This post is also available in podcast format on the Anchor app, which is available on IOS and Android:
All life depends on information storage and transmission. No ifs or buts. DNA is the weapon of choice these days. It carries the alphabet of life, coding for almost every single permutation of biology that exists. Once, however, it may have had a more versatile forerunner.
RNA, or ribose nucleic acid, is now relegated to worker bee status in the cell. Whilst DNA lords over it’s cellular domain, providing the instructions for just about every single activity in the cell, RNA is now involved in DNA replication, via the processes of transcription and translation. Billions of years ago, however, RNA may have been much, much more.
To explain how, I have to stray from the script a little and talk about the other major players of the cell: proteins. Think of a cell as a kitchen. Where DNA is an executive chef, pretty much doing nothing but writing menus, and telling everyone how things should be done, the proteins are the poor saps slavishly working to the chef’s bidding. Proteins are the kitchen-hands, dishwashers, line cooks and general slaves of the cell.
If you were to look at a protein, you’d wonder why. They have a crazy variety of forms. Just imagine your cat had found a ball of yarn and left a tangled web of yarn all over the floor.
Picture the tangle. That tangle is a shape, really. It’s no different to a square, or a human head or banana or one of those weird dices that Dungeons and Dragons players use. Shape is the key word here. All proteins perform a discrete function. This function is directly tied into the shape of the protein. Most proteins look something like that mess of yarn on the floor. But it goes a little deeper than that.
Ok. So shape equals function in protein. How does RNA or DNA matter here?
If you picture DNA you’re probably seeing some kind of twirly, ladder like structure. That’s pretty much what a DNA molecule is: a twisty ladder; otherwise known as a double helix. DNA’s single function: information storage, is tied into this configuration. RNA is a bit different. It’s one side of that twisty ladder, or a single strand. RNA still works well as an information storage molecule. That’s how it is involved in DNA replication. Short snippets of mRNA, or messenger RNA carry instructions vital to the whole proceeding. Viruses actually use RNA as their core genetic material, not DNA.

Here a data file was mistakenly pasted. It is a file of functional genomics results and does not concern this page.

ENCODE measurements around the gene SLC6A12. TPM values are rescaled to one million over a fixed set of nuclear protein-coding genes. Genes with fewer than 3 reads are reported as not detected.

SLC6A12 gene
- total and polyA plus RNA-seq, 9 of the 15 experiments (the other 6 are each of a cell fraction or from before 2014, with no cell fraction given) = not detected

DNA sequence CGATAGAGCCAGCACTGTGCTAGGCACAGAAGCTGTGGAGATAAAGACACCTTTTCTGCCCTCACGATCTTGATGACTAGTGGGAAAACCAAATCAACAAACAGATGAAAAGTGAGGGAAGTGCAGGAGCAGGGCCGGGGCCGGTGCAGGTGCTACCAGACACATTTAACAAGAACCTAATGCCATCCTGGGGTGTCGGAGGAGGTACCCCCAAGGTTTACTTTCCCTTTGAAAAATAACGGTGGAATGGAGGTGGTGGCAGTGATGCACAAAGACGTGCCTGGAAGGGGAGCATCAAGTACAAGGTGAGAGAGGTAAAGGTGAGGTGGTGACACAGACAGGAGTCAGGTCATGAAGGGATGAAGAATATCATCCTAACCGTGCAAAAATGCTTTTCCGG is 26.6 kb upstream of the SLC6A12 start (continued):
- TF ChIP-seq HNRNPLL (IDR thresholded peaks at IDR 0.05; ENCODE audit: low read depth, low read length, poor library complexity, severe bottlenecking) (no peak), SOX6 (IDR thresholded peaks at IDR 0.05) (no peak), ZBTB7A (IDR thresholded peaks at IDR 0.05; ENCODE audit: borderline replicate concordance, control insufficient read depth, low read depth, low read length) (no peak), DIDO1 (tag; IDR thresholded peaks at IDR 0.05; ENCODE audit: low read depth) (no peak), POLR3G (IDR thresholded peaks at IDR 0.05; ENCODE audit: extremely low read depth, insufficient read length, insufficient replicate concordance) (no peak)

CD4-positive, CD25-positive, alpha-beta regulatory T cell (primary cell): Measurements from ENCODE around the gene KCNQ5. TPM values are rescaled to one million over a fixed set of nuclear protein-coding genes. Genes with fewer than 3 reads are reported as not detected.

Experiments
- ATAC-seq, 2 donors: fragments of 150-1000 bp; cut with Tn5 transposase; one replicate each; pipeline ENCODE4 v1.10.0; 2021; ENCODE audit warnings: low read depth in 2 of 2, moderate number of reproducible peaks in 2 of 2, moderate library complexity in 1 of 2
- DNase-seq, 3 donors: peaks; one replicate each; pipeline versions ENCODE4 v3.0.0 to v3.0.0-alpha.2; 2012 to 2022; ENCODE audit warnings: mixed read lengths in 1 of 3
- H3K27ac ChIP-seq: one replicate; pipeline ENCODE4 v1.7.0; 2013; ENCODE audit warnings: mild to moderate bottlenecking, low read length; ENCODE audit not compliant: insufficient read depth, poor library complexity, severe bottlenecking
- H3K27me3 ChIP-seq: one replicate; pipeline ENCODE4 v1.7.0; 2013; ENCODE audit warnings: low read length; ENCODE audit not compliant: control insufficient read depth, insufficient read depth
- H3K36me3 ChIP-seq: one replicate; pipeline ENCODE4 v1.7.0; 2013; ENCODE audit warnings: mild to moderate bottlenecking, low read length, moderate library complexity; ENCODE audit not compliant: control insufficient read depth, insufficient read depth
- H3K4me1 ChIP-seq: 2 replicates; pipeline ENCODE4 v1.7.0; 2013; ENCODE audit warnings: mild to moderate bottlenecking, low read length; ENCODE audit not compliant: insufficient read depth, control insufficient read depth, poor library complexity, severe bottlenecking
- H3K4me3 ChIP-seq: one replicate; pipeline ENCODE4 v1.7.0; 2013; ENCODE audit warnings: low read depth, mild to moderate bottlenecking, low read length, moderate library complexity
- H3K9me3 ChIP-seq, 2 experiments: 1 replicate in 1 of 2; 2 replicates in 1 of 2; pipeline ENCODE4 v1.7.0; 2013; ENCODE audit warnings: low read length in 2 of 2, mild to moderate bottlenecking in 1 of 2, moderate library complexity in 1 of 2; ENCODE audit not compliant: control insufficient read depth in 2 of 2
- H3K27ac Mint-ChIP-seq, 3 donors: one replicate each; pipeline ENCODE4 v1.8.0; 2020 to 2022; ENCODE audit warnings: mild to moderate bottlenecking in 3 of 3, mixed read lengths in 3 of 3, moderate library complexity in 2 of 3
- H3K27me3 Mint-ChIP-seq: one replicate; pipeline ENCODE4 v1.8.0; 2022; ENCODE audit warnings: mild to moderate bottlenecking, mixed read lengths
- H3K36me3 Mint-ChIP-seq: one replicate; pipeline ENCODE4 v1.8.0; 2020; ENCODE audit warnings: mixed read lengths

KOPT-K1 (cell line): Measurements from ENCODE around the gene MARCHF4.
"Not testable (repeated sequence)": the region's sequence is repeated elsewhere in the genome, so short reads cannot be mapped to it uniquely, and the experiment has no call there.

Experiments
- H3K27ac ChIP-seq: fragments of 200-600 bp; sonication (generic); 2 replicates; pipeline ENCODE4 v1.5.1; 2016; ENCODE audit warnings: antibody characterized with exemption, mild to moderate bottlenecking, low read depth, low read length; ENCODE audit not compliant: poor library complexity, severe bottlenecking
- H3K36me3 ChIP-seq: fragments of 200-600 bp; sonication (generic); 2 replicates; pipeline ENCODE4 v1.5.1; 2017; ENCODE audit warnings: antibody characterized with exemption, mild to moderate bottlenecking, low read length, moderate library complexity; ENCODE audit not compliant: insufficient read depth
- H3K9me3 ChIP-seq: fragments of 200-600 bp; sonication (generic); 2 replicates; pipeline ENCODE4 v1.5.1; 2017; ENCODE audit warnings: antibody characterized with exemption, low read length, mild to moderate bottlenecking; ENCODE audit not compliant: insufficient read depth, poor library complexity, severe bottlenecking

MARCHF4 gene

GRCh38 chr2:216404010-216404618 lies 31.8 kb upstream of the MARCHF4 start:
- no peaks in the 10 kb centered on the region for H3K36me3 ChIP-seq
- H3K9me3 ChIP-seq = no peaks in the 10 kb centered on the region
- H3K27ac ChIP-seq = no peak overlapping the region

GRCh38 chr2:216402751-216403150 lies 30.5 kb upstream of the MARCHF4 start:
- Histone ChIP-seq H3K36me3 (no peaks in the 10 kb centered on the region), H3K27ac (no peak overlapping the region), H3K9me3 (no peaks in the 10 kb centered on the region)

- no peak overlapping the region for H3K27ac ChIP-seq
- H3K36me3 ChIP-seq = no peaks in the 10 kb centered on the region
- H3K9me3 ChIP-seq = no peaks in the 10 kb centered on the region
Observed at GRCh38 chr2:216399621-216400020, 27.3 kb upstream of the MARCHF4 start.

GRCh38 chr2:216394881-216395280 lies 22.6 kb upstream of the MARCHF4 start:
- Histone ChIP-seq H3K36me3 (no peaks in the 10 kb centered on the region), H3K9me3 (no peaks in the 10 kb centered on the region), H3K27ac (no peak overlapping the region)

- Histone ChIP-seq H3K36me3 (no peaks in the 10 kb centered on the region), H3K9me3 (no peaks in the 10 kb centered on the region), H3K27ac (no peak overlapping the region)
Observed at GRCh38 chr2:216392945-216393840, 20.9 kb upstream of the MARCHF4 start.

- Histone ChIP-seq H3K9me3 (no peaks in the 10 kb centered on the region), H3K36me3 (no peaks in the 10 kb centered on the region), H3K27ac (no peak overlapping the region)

RNA has one extra special feature. It can fold and twist into bizarre shapes like protein can. These shapes can bestow upon some RNAs the properties of a special class of proteins called enzymes. Enzymes are catalysts, meaning essentially they just make stuff happen. They kick-start biological reactions, ensuring that the cell works at all. It’s believed that some RNAs can do this, folding and twisting into new forms which are called ribozymes.
Ribozymes are catalytic like enzymes. In the primordial brave new world of ancient Earth there were no complex cells with grand genetic machinery and a retinue of proteins doing DNA’s bidding. Life hadn’t figured out this nifty little double act yet. Back then it was the Wild West. Every bit of biological stuff floating around had to be a generalist, able to do many things: A jack of all trades if you will. RNA may have been one of these generalists. This one little ability of RNA: it’s tendency to get bent out of shape, may have been a boon to the very first life on Earth.
Anchor FM is super fun and easy to use. Download it for yourself! If I can do it, anyone can.
Whilst you’re still here, an article from fellow bloggers moosmosis outlining the central dogma of molecular biology, as alluded to in this post: